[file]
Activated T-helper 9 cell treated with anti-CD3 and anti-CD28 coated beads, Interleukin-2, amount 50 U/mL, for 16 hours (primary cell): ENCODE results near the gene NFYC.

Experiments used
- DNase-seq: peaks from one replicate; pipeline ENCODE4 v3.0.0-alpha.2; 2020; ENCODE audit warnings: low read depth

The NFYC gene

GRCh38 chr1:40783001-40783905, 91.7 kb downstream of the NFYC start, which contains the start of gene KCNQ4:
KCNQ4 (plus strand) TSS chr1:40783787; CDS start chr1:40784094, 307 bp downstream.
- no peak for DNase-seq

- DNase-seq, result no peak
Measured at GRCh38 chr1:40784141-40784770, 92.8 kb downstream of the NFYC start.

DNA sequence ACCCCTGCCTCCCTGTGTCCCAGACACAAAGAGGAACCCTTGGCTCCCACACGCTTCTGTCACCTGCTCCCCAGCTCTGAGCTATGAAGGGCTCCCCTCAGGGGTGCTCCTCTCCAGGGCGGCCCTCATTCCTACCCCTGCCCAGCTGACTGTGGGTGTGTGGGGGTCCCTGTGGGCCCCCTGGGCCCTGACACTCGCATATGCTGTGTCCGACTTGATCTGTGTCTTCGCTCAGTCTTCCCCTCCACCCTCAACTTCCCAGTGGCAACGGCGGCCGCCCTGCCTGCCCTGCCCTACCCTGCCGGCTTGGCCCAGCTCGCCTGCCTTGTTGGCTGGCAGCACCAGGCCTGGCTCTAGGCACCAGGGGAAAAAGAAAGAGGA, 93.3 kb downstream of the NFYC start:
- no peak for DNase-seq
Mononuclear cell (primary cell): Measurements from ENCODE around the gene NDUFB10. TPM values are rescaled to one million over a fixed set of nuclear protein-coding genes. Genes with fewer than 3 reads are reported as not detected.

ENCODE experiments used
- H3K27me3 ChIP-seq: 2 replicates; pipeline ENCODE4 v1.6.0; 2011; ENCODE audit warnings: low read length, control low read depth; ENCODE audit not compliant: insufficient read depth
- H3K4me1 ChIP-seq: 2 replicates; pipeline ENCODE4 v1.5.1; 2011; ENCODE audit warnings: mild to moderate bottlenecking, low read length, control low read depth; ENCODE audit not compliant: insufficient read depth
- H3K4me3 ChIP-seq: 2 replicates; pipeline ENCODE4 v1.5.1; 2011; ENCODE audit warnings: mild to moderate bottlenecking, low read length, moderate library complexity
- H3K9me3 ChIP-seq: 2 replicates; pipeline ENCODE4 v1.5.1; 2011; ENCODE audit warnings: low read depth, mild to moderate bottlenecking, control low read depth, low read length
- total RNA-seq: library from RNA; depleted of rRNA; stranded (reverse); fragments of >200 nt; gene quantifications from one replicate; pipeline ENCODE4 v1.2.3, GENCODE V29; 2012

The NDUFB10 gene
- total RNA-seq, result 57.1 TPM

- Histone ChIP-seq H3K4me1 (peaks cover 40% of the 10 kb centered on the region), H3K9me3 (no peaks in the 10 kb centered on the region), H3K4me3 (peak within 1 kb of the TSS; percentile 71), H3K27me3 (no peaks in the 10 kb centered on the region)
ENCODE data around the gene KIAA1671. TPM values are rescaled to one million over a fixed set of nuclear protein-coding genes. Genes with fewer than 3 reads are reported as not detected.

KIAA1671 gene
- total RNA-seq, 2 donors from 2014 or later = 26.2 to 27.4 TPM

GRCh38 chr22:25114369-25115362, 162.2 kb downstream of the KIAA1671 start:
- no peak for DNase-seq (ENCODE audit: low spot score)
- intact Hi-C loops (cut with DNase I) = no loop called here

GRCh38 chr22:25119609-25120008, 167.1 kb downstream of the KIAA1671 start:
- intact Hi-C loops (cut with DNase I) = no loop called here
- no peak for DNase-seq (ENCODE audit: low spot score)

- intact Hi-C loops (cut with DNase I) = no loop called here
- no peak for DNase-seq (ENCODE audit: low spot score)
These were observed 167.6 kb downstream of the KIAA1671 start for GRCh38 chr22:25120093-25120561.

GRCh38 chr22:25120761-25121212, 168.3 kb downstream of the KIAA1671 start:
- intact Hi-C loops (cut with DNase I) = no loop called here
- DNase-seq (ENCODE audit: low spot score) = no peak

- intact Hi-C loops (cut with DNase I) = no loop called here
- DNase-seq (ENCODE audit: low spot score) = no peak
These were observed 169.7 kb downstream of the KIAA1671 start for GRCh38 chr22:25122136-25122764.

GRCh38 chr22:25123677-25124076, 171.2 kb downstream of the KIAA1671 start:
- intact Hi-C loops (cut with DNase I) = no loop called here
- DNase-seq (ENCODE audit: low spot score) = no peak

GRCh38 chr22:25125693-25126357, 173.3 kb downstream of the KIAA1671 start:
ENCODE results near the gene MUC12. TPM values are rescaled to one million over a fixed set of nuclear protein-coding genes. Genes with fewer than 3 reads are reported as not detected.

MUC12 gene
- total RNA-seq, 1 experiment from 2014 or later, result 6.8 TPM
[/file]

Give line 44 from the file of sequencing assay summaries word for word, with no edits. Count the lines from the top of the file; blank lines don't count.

ENCODE results near the gene MUC12. TPM values are rescaled to one million over a fixed set of nuclear protein-coding genes. Genes with fewer than 3 reads are reported as not detected.